Occlumency lessons continued, and to his great surprise, he found that his results were picking up. When he had nothing to do, he just sat and practiced emptying his head of emotion, and for the hour or so leading up to his class, he always did his best not to get emotional at anything. Ron thought that Harry was just annoyed about his remedial Potions, so nobody asked any weird questions at Harry sitting cross-legged in an armchair with a very blank look on his face. He was putting quite some effort, and it wasn't long before he could get a well-aimed curse at Snape and stop him getting into his mind too far. Harry spent half of his lesson on the Thursday night apologising over and over for the freezing charm that managed to turn Snape's hair into huge black icicles. Apart from that, his occlumency was going well, and reluctantly, Snape let him use the legilimens spell on him directly after several days of progress. Harry saw a black-haired teenager, throwing things in the air on his bed in the Slytherin dormitories, trying to catch them and failing no matter how hard he tried, a young boy, not even ten yet, crying into somebody's shoulder as people were shouting around him, and then another scene filled his head, of a teenager sitting at a cafe with a young girl with feathery black hair, spilling a cup of coffee on his lap from his nerves. Though Harry didn't pry into that one. He seemed to have gained a little respect for Snape since the revelations about his magical guardian. It seemed to Harry that Snape had sacrificed a lot of opportunites for his sake, and the least he could do was be polite to the Potions master.

Strangely, his Potions marks began to pick up as well. He no longer missed steps in recipes, or forgot ingredients, and he couldn't help but feel proud of his pickling solution when he put it in a jar on Snape's desk at the end of class. Snape glanced up, shifted the jar to one side and said, "A little too watery, Potter, but a decent effort aside from that." To somebody like Hermione, this would have been a grave criticism, but it was the most impressed thing Snape had ever said to Harry, and he couldn't help but feel even more proud after that.

His Pure Arts marks were getting good as well. Professor Alrister was particularly pleased with the Gryffindors work, remarking that, "Ah, the bravery could bring some strong memories... and Gryffindor was a powerful wizard himself, very powerful." Surprisingly, even Neville was getting some of the best marks he'd ever had apart from in herbology. Alrister spent a lot of time around their table, to Hermione's joy, checking their work and offering advice, encouraging them to "push just that little bit more, Mr Longbottom."

Meanwhile, Blaise Zabini had become the new spearhead of Slytherin bullying. If anybody had thought that without Malfoy and his two cronies things would calm down, they were wildly mistaken. The thing with Blaise was that he was actually worse. He didn't just hate muggleborns and Gryffindors as Malfoy had done, but he hated absolutely everybody, even some other members of Slytherin that were seemingly outcast along with Malfoy. The house was practically split into pieces, like tribal warfare in the same country. The largest, and most powerful group was Blaise Zabini, his friends and admirers, which included the main Slytherin Quidditch team, with Zabini as captain. The first years all stuck together, and Zabini had his fun picking on them, but his favourite target was Malfoy. Draco had no friends whatsoever. The Slytherins were hit hard by the loss of their brooms and Zabini's reign, so nobody wanted to or dared talk to him. He spent most of his time out by the lake despite the freezing temperatures and he hardly ever went to the Slytherin common room at all. He was withdrawn in class, except one day when he'd been late, and Lupin had sat him next to Harry in the only available space. Malfoy worked through their given task for the day quite comfortably, and when Harry had made a mistake on one of the questions, Malfoy didn't slur at it, just pointed Harry in the right direction. He was almost civil.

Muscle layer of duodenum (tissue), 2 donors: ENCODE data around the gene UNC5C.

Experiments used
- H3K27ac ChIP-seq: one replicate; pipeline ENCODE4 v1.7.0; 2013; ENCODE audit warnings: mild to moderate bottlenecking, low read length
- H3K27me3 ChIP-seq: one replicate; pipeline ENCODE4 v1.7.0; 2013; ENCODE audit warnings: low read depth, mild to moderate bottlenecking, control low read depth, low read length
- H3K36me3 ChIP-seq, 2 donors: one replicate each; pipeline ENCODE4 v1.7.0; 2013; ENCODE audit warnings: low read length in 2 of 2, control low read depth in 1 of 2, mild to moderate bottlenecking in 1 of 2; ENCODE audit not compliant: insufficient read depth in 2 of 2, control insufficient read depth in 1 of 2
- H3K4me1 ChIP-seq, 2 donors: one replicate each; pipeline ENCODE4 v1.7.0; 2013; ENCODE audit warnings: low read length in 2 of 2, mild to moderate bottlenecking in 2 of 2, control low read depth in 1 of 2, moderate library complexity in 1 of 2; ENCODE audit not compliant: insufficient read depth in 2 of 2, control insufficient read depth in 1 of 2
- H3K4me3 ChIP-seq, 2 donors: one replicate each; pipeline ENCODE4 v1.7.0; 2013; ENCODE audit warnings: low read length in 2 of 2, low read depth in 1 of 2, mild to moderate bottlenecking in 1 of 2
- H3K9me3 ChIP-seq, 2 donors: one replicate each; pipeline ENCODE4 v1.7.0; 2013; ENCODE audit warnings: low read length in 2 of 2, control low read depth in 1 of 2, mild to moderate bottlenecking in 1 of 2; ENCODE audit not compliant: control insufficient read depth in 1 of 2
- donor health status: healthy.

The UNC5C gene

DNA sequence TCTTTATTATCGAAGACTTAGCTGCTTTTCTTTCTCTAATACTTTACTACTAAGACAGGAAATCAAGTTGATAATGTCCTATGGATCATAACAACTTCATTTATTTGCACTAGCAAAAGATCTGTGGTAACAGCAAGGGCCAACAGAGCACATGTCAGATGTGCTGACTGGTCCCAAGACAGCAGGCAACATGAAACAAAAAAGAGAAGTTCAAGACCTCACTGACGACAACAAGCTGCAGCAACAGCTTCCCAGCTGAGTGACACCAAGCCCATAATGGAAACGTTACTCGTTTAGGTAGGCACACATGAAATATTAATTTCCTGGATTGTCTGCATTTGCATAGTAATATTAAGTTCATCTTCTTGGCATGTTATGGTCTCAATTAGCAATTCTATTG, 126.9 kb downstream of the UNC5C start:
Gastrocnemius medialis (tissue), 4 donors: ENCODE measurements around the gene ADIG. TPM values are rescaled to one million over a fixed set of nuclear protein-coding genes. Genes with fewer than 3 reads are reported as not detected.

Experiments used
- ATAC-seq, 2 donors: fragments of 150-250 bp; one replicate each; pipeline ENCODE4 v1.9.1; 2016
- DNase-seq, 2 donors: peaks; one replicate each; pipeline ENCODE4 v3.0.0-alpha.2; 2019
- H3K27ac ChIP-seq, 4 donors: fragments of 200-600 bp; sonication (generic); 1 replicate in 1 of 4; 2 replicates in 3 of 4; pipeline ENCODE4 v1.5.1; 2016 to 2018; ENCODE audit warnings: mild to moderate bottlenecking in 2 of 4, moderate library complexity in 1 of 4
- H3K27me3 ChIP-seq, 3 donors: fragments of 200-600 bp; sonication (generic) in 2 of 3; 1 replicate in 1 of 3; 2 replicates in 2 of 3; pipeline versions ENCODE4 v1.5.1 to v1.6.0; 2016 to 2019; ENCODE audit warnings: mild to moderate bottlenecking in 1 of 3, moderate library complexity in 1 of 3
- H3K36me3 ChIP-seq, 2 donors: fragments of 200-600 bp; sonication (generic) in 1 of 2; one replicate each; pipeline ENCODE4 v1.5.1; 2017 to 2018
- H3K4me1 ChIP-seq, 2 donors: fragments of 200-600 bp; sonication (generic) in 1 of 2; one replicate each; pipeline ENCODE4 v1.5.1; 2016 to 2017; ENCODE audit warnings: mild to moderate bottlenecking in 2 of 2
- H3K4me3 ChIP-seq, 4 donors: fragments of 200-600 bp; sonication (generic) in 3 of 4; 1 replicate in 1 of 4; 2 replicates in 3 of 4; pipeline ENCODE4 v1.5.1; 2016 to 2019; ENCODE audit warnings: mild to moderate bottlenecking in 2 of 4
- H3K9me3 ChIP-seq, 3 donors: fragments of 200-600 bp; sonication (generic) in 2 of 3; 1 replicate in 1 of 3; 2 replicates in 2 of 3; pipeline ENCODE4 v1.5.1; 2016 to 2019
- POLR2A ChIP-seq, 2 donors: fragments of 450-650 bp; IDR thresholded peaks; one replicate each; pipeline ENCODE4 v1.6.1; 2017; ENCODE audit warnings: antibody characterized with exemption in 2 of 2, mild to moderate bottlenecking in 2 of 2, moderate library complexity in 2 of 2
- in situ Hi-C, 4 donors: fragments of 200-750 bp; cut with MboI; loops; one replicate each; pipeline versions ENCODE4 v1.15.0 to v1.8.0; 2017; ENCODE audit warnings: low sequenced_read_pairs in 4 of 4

War and its consequences seemed to have brought out people's true characters, Harry found himself thinking one day. The loss of Malfoy's father had hit him hard, stripped him bare and shown everybody the true extent of his vindictiveness. Without his friends and his family legacy, Malfoy was just another person. He had no power, no right to be malicious, there was no more arrogance to the way he walked or spoke. Then there was Blaise Zabini. Always the quiet Slytherin, the one in the background, the chaser that everybody forgot. The short, dark-haired one that nobody remember being sorted. Suddenly, with Malfoy out of the way, he'd surged ahead and started taking control of Slytherin house all by himself. There was something about him that was just wrong. Everybody else preferred to not talk about Malfoy or anything to do with Malfoy, some forgave him, some still hated him but didn't dare be horrible. But Blaise was perfectly happy to talk in a loud voice about it all, even asking Malfoy straight-out in Pure Arts one day what it was like to be given veritaserum. And then, there was the other once-evil in his life, Professor Snape. The professor still greatly disliked Harry, there was no doubt about that, but the Potions master was making an effort not to show just how much. They managed an occlumency lesson one night with hardly any harsh tones at all. And deep down, even though Harry wouldn't admit it, he was starting to almost tolerate Snape, and he had the feeling that his magical guardian was secretly thinking the same things...

All until one day by the lake, a Thursday evening, when Harry nearly blew the lot.